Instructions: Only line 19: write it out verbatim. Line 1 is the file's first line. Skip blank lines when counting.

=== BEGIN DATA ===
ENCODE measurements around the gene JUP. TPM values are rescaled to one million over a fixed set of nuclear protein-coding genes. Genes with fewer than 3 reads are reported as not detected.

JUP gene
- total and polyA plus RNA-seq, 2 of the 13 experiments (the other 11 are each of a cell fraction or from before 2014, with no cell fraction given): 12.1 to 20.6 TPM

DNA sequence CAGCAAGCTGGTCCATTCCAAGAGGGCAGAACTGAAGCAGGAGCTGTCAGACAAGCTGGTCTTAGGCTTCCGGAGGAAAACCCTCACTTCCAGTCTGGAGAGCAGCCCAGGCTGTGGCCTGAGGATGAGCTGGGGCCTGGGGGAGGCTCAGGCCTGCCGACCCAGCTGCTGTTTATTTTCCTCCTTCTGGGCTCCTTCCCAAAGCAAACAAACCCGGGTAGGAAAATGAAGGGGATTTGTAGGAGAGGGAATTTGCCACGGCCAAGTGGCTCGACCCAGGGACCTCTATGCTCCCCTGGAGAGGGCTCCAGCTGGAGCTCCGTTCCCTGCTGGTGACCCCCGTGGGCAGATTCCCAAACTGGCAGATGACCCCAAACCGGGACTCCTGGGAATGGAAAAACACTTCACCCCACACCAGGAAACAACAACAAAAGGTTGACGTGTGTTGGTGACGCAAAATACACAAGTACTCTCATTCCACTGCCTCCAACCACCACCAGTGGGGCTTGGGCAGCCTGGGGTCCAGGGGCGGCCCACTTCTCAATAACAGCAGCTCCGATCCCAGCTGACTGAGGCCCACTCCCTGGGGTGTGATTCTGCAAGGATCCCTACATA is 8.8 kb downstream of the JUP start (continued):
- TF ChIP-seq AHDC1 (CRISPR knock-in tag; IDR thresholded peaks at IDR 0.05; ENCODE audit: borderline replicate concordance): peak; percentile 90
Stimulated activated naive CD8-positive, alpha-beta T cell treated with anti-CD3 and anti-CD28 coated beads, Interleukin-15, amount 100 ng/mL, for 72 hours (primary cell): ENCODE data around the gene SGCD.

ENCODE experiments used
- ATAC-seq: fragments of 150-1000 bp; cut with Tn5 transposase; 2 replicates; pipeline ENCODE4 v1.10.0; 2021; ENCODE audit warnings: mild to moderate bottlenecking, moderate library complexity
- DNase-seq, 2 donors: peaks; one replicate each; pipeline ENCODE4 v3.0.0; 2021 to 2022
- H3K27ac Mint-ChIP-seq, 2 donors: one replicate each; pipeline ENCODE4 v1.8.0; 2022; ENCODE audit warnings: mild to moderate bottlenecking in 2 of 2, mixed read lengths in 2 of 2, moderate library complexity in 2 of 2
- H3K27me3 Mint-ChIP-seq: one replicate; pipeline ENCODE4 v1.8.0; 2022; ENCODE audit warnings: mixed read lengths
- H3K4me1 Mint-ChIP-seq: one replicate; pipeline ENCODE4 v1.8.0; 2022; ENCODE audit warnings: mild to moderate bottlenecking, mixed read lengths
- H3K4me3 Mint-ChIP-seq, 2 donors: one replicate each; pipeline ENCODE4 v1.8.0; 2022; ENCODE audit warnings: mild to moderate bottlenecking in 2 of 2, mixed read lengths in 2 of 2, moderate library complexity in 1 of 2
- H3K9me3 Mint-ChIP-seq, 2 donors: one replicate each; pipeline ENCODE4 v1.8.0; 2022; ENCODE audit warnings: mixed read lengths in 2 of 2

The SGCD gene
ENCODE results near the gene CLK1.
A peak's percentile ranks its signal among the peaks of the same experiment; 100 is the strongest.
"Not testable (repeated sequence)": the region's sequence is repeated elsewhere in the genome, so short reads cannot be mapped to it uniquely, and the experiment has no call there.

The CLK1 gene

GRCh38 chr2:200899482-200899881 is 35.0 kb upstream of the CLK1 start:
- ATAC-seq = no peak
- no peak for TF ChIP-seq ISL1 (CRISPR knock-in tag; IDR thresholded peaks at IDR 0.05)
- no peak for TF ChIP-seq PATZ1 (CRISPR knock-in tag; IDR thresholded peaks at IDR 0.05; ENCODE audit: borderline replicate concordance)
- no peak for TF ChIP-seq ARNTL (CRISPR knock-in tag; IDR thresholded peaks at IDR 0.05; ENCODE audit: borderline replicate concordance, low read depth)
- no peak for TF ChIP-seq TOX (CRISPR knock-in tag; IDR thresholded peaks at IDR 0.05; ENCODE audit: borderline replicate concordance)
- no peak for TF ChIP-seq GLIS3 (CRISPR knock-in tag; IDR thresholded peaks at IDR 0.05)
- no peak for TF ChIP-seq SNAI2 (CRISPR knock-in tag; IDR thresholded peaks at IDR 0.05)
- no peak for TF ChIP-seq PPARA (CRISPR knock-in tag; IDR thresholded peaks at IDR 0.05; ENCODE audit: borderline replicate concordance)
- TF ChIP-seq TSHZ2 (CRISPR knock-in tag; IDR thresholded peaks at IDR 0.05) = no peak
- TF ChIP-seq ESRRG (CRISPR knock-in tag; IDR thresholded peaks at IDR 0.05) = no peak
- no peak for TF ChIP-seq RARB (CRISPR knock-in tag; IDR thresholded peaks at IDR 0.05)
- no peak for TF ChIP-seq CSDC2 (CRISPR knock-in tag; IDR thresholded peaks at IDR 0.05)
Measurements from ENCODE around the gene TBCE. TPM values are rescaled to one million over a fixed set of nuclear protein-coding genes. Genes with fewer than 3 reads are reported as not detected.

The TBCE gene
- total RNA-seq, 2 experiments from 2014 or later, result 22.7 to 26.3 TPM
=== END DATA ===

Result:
The CLK1 gene